Check! Conceived in August, when I was 37 years old. Girl.

The third test involves peeing on some Draino, and even I, the queen of impatience, am not willing to risk a chemical burn to my nether regions to try this particular test. Call me crazy. We’ll leave a question mark beside that one and call it a day.

And in case you are wondering, yes, it was always in the back of my mind that the whole predicate of the article in the CMAJ is the fact that the tests did NOT have any statistically significant value in predicting gender. I know, I know.

So anyway, I was willing to fold this up and keep it in my mental hope chest as a good omen when it occurred to me that I have my own control group to work with. I ran through both tests again given the same information I had for Tristan and Simon and the results, although somewhat deflating, are hardly surprising.

Turns out Tristan and Simon are both girls, too.

Twelve week update

I’ve just been for my 12 week OB appointment and prenatal screening ultrasound. Baby looks lovely in every way!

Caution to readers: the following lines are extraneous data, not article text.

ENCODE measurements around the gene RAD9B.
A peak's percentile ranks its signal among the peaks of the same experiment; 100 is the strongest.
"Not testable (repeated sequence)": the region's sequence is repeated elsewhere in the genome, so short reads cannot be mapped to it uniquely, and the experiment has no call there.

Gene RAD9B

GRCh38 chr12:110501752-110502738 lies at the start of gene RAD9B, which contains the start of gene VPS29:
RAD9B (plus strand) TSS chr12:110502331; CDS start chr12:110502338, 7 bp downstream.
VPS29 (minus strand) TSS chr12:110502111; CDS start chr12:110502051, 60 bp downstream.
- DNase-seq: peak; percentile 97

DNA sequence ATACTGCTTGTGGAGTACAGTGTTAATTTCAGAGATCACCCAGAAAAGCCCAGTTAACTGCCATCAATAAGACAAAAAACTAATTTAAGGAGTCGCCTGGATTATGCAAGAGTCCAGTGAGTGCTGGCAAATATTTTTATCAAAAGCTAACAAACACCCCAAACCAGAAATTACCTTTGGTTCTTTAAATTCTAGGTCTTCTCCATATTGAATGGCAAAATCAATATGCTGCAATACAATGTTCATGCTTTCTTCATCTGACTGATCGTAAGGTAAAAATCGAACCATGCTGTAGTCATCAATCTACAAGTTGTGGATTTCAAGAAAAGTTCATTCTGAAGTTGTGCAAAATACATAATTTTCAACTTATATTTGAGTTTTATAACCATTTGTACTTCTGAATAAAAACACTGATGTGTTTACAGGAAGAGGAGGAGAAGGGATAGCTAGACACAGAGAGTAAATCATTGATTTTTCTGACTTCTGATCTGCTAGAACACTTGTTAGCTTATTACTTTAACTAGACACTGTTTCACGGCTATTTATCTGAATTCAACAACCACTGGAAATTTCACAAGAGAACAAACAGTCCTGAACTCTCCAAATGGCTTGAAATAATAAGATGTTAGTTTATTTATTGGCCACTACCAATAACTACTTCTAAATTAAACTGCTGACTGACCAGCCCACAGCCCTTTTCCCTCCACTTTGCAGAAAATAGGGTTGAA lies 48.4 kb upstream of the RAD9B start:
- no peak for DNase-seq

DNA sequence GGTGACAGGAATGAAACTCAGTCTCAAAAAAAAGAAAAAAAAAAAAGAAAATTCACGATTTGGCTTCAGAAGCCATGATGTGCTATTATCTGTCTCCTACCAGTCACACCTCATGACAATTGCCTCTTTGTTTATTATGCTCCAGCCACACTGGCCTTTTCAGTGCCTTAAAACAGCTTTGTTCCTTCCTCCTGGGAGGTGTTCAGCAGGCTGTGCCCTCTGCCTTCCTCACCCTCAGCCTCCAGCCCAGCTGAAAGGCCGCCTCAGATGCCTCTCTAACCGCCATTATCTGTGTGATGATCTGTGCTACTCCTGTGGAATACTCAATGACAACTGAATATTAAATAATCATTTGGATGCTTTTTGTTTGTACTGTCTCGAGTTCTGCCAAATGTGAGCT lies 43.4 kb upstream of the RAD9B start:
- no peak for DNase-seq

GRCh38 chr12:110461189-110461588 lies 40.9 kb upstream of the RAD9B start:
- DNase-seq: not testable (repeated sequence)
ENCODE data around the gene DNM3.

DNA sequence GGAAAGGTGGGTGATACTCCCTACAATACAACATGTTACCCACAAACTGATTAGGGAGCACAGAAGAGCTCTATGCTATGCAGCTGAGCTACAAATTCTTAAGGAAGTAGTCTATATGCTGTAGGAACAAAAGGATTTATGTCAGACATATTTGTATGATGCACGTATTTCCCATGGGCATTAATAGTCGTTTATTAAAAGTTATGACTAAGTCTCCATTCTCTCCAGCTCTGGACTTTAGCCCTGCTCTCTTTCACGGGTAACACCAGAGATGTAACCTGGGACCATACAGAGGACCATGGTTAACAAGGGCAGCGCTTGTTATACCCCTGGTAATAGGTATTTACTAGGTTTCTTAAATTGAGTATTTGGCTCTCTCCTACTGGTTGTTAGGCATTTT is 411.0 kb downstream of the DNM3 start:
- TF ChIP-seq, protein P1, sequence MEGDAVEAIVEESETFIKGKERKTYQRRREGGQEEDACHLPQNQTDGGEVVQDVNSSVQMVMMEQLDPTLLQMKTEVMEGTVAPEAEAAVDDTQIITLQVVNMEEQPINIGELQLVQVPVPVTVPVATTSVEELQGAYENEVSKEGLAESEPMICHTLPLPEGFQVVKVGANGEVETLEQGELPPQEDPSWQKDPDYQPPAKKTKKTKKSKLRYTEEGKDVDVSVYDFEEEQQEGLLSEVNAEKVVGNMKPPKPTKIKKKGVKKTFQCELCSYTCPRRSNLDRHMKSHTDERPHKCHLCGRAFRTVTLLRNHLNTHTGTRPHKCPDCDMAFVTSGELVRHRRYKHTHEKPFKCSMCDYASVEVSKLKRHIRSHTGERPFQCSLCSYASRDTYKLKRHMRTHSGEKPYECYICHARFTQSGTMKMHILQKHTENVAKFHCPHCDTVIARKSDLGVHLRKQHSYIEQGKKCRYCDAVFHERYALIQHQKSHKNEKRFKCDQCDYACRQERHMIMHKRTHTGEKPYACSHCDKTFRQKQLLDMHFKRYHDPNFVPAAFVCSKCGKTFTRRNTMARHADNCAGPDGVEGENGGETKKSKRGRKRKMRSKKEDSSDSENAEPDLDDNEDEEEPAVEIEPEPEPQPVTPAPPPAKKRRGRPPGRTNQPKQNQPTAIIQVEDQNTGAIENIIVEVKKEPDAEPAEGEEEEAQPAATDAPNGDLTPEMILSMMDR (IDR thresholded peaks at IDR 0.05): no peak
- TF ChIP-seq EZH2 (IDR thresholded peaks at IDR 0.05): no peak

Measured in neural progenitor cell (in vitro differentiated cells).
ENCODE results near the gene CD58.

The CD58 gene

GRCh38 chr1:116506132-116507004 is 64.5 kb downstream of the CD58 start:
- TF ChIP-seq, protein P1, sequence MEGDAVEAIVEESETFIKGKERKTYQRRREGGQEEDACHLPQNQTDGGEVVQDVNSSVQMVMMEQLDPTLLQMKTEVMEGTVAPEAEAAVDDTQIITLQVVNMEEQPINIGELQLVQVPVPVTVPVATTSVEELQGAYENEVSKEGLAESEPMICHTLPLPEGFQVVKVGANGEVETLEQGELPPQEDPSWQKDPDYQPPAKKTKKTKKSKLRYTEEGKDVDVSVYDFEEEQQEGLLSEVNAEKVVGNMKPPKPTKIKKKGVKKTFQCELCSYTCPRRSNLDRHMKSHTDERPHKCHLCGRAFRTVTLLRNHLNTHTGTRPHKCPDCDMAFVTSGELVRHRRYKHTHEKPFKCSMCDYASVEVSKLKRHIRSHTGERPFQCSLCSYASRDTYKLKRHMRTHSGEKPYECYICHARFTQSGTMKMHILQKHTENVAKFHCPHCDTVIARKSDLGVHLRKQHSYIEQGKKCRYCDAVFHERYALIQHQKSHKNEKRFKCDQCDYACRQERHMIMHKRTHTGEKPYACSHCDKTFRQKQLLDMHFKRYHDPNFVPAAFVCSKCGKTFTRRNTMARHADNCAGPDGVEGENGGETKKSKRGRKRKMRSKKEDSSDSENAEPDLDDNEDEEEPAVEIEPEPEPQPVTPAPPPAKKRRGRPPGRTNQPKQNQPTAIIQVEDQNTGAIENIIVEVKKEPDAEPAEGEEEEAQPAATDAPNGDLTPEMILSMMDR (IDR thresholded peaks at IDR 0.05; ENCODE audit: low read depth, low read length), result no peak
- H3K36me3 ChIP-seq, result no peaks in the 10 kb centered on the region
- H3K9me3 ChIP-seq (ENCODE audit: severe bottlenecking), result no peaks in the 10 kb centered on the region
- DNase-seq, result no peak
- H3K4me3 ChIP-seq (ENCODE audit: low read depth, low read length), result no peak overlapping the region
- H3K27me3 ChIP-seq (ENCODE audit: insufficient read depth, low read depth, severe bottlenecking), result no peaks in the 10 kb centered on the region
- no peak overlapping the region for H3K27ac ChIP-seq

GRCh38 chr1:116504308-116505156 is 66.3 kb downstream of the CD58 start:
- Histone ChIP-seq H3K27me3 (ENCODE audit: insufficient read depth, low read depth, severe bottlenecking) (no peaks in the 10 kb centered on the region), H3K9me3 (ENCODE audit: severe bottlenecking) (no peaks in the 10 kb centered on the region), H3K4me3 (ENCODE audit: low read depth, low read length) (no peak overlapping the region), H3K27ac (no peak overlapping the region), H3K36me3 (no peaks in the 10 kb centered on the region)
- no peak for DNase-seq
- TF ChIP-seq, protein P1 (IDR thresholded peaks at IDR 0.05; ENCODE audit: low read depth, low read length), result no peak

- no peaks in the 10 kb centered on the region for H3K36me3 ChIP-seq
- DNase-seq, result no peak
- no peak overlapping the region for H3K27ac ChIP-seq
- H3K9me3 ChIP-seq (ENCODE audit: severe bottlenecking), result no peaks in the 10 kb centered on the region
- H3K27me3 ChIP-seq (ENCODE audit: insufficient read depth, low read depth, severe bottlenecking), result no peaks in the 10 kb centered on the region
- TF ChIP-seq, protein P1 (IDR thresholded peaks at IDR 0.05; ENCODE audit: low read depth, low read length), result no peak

The ultrasound tech was having a little trouble getting the images she needed because the baby was in an awkward position and seemed to be sleeping. She gave my stomach a jolt hard enough to leave a residual sore spot an hour later (I’ll stop worrying about damage from wayward preschooler elbows now) and my heart soared as the baby began to swim and dance on the screen. It’s easy to forget in these early days that there’s an actual baby in there with moving parts!

The tech pronounced the baby a docile soul, and wouldn’t that be a gift? Truly, the third child should by some cosmic law be the most docile and good-natured of the three, right? RIGHT?

I myself am doing equally well as we head into the second trimester. Although I haven’t had any actual morning sickness, my stomach has turned rather greasy and sour every day around 4 pm for the last month or so, lasting until bedtime. Not exactly the best time to be planning, making and eating dinner, let alone trying to accomplish domestic tasks and bedtime rituals. Thankfully, after feeling particularly crappy all last week, I’m feeling a whole hell of a lot better. Maybe there’s something to this ‘second trimester as honeymoon trimester’ after all.

The earliest we can find out whether this baby has indoor or outdoor plumbing is six weeks from now, and we officially have the ultrasound booked for December 4, first thing in the morning. It’s Beloved’s birthday – can you guess what he wants for his birthday?

Ugh, six more weeks. How do people go an entire pregnancy not knowing? I’ve said every time someone has asked me whether I want to know the gender that if I could pee on a stick in the morning to know I’m pregnant, I’d like to pee on a stick in the afternoon to know the gender.

Six more weeks…